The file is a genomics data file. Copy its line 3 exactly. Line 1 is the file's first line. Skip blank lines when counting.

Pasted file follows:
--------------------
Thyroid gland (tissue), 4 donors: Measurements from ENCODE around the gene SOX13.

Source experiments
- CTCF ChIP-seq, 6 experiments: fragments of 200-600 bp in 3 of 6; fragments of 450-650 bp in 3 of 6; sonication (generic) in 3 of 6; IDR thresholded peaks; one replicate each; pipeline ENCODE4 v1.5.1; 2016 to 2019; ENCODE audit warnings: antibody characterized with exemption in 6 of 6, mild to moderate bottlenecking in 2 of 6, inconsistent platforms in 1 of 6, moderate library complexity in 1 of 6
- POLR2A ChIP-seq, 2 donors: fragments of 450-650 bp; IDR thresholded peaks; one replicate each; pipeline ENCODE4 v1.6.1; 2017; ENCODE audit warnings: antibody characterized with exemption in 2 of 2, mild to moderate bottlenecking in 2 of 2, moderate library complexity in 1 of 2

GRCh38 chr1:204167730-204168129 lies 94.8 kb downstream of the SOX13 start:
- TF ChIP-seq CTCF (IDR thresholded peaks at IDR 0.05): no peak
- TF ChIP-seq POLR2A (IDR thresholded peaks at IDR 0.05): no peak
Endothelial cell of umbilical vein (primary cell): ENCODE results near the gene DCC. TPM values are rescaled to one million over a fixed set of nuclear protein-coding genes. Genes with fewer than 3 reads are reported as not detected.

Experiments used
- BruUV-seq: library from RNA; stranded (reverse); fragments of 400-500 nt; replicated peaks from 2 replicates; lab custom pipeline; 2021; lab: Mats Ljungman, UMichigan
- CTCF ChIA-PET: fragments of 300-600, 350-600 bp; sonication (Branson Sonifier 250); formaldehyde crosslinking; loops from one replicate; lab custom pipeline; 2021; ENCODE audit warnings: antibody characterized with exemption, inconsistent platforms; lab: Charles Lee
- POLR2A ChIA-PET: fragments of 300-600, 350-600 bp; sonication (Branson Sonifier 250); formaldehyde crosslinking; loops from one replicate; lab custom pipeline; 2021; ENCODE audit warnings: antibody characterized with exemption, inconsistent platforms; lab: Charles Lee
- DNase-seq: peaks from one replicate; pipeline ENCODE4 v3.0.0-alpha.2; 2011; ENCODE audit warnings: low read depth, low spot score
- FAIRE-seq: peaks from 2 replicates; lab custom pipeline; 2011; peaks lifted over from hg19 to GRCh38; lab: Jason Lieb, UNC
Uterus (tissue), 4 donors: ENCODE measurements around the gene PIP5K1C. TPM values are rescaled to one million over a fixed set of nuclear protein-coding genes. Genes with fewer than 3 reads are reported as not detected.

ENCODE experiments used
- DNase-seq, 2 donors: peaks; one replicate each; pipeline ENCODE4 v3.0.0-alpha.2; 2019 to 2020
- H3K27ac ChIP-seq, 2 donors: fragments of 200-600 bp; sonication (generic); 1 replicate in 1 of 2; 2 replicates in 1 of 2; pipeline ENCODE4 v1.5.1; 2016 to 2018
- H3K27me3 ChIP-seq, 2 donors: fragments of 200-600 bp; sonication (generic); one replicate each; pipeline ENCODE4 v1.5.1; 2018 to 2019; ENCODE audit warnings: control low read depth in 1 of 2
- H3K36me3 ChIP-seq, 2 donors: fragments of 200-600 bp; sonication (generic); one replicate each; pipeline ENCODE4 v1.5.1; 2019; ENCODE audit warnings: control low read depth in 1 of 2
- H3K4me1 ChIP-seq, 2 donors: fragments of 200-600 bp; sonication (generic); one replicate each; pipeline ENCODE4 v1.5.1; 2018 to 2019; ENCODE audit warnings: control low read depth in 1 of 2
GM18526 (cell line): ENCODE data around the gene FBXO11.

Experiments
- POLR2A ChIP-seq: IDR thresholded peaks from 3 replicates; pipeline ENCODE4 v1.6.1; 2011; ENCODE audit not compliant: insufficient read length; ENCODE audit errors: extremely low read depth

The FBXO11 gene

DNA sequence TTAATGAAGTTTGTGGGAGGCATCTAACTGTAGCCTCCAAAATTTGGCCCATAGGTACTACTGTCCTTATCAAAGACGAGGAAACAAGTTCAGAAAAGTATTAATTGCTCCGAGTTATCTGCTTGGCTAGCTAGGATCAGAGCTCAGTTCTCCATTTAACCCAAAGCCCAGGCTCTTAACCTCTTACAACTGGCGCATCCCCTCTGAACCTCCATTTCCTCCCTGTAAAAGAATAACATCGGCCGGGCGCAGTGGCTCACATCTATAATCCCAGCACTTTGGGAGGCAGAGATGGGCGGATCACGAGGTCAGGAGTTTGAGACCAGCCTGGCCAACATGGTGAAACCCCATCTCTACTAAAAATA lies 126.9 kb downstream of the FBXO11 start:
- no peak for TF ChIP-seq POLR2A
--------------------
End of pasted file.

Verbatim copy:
- CTCF ChIP-seq, 6 experiments: fragments of 200-600 bp in 3 of 6; fragments of 450-650 bp in 3 of 6; sonication (generic) in 3 of 6; IDR thresholded peaks; one replicate each; pipeline ENCODE4 v1.5.1; 2016 to 2019; ENCODE audit warnings: antibody characterized with exemption in 6 of 6, mild to moderate bottlenecking in 2 of 6, inconsistent platforms in 1 of 6, moderate library complexity in 1 of 6